Jodi Hills

So this is who I am – a writer that paints, a painter that writes…

1 Comment

…and then I see it from your side.

The assignment was on perspective. Maybe it was because it was my first time away from home at university. Maybe it was because my eyes were always filtered through my heart. Because I needed my world to get bigger, broader, more open, I saw the perspective in reverse and drew it. Instead of everything narrowing to a point, looking down the long hallway of the campus dorm, I was the point. Everything at the end of the hall got bigger. The other 18 year olds in class laughed as they displayed their drawings, one replicating the other. The teacher smiled. She gave me an “A.”

We were watching videos with friends last night, showing them tours of Aix en Provence. They were so excited. Ooohing and aaaahing over our ordinary. This is the street, next to the statue of the king, where I buy paint. The church where we laid Dominique’s mother to rest. Cezanne’s house. The place for the best pastries. Where I bought earrings. The fish market. The view of the Sainte Victoire. As their excitement grew, our ordinary felt spectacular again. Perspective.

It’s so easy to get stuck. To lose sight of the glorious things all around you. Trying to force everything to make sense — bring it all to a point. I learn the lesson again and again. To open my eyes. Open my heart. Change my view.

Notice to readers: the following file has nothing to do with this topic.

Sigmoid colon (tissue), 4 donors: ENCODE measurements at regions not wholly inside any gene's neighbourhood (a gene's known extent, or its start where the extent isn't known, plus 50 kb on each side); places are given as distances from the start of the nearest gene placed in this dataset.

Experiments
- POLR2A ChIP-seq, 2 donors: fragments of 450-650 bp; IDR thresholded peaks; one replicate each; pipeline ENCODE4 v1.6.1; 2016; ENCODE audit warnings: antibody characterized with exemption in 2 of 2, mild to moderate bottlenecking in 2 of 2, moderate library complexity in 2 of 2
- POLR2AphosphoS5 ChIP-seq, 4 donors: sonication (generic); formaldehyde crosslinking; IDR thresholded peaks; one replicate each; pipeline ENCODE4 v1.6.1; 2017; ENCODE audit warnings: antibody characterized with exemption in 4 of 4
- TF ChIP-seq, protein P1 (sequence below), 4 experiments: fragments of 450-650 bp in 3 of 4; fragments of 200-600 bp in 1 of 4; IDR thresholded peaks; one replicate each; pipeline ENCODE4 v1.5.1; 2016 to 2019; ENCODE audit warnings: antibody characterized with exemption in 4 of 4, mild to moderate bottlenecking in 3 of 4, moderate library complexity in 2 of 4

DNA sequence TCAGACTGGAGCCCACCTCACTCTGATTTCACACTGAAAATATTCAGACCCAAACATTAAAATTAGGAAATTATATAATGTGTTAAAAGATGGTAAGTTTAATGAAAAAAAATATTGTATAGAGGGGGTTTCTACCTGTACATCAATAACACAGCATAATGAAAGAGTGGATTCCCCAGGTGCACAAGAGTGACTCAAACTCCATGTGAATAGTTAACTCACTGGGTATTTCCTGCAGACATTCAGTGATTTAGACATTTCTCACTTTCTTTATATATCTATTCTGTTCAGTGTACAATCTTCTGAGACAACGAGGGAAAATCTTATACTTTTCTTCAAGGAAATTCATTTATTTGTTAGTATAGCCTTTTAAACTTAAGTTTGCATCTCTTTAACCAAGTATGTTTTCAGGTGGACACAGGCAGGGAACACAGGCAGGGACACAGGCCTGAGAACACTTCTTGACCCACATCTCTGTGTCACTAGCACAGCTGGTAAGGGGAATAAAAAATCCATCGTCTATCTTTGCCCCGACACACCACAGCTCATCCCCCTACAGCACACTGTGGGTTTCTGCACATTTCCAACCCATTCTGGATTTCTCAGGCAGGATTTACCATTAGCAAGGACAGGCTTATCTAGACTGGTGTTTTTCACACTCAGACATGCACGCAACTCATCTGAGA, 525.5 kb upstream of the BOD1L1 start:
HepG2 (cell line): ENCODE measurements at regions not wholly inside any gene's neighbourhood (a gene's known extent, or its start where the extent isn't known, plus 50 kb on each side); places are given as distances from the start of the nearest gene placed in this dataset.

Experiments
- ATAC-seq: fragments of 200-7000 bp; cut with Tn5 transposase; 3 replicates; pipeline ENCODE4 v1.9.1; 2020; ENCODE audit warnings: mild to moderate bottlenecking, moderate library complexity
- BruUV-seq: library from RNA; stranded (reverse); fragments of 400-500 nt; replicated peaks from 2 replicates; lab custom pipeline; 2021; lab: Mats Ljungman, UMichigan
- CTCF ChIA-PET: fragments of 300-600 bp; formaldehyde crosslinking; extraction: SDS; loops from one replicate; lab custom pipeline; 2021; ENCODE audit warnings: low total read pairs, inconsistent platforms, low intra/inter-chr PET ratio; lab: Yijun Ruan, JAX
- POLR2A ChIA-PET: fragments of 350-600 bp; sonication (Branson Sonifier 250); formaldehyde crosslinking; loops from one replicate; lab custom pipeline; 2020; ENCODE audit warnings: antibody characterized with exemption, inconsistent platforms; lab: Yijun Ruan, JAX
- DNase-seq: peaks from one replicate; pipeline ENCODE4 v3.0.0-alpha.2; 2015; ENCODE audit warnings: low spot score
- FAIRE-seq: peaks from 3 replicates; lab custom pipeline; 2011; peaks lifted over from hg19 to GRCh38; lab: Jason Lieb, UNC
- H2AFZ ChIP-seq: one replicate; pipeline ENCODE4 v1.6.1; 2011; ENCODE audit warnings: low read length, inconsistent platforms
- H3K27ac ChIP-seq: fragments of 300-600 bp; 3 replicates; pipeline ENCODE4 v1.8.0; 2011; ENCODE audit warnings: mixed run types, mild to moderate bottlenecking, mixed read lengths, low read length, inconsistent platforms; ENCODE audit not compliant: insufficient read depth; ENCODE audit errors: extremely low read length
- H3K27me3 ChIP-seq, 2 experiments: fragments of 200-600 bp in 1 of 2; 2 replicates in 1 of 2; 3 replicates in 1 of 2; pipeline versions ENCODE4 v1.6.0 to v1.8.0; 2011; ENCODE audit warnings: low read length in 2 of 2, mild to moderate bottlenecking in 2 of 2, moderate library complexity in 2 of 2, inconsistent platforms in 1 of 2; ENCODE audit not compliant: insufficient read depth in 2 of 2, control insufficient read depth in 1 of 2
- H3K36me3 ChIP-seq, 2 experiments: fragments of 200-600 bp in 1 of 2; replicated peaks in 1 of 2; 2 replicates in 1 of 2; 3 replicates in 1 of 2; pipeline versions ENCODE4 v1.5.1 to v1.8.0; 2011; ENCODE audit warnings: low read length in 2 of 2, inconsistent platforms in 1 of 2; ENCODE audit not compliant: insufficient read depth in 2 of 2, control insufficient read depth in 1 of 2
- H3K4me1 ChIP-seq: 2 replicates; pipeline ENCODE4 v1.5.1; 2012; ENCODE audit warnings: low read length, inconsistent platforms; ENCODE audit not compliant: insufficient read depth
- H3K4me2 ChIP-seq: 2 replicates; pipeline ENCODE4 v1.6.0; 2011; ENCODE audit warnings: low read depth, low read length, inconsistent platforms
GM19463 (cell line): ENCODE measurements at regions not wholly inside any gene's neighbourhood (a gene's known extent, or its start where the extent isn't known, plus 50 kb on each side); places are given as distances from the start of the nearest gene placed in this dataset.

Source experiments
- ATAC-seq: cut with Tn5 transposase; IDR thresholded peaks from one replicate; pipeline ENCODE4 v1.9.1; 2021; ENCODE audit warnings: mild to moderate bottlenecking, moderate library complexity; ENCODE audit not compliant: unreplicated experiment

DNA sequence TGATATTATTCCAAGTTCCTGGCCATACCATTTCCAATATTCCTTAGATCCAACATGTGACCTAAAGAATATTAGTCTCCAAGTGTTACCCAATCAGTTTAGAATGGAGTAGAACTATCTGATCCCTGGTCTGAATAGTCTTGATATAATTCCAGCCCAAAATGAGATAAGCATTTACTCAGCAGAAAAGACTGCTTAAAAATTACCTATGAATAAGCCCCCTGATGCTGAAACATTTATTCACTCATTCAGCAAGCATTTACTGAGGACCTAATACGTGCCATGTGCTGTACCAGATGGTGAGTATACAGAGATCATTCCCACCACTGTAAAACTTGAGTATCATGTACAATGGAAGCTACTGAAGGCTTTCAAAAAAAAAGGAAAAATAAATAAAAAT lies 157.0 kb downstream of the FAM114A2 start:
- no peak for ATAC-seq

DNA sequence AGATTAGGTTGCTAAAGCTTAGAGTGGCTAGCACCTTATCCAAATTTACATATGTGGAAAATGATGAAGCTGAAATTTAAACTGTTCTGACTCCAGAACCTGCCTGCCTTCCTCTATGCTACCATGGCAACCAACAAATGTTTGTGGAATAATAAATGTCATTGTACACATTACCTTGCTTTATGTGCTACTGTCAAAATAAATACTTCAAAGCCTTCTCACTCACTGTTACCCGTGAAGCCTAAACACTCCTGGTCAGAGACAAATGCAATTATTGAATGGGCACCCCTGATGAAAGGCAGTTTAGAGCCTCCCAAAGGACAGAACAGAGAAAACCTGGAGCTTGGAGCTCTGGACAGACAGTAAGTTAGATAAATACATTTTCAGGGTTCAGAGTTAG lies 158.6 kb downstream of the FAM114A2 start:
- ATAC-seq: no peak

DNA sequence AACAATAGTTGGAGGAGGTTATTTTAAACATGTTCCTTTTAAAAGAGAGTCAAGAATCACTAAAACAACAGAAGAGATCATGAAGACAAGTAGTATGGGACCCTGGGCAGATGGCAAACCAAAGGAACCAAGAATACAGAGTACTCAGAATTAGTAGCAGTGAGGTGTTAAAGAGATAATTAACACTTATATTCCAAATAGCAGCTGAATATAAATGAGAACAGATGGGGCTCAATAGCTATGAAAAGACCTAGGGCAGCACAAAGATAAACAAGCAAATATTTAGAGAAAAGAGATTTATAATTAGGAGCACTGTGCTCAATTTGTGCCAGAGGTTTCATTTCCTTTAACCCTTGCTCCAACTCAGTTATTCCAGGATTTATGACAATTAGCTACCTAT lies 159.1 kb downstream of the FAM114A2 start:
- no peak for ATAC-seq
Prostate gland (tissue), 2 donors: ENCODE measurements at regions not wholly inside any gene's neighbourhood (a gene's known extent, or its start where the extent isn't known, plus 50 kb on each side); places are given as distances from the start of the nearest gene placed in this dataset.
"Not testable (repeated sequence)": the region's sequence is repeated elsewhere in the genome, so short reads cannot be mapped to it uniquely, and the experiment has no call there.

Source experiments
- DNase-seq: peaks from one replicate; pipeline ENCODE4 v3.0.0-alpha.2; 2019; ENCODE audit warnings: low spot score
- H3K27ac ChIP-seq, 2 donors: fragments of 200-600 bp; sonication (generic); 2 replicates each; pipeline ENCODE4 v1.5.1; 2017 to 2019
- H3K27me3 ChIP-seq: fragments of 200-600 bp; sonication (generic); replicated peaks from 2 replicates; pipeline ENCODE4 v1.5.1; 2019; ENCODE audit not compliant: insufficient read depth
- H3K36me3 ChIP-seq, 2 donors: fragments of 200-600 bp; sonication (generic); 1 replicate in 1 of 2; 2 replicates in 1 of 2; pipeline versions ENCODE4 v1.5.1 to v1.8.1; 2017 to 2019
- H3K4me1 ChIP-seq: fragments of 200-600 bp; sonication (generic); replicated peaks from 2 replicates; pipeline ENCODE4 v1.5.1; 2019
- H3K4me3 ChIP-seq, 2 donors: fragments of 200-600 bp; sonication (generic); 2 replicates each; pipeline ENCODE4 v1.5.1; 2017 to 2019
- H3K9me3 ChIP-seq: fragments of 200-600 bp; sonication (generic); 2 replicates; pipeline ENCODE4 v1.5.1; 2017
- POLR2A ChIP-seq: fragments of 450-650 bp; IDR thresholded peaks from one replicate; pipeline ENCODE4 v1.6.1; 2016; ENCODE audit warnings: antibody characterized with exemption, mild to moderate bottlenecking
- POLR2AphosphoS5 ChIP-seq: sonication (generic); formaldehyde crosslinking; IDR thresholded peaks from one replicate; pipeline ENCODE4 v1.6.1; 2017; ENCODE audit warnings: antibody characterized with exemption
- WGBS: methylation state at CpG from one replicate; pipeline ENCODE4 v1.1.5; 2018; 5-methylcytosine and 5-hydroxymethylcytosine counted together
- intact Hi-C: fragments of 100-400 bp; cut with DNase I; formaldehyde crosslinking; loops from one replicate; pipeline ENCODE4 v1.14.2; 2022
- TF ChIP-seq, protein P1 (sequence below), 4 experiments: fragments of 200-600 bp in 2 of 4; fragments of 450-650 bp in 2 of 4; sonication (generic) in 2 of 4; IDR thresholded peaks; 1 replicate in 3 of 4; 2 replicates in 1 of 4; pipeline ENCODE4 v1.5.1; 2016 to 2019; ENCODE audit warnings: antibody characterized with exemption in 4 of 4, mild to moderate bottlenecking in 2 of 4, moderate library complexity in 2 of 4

I guess that’s what real friends do — Oooh and aaah you into falling in love with your own life again. They are the point that opens all perspective.

Leave a comment

A stroke of Mrs. Bergstrom.

There is a reason we call it spelling. The magic of the letters, when put together to form words, can indeed cast a magical spell within and around us. 

She stood in front of the class of first graders. Mrs. Bergstrom. Tall and straight. Not with a robe, nor a hat, but she did have a wand. Some might remember it as just a teaching pointer. But not me. As she tapped it against each letter chalked perfectly on the blackboard, white dust — fairy dust I was sure — sprung into the air. We were spelling. And it was magic. 

That magic moved from the blackboard to our Big Chief notebooks. Then marched with us single file to the library down the terrazzo halls of Washington Elementary. With each book we moved into neighborhoods. Made friends with dogs. Rode horses with cowboys and bloomed into teenage girls, and boys with paper routes. Everything was possible in the words.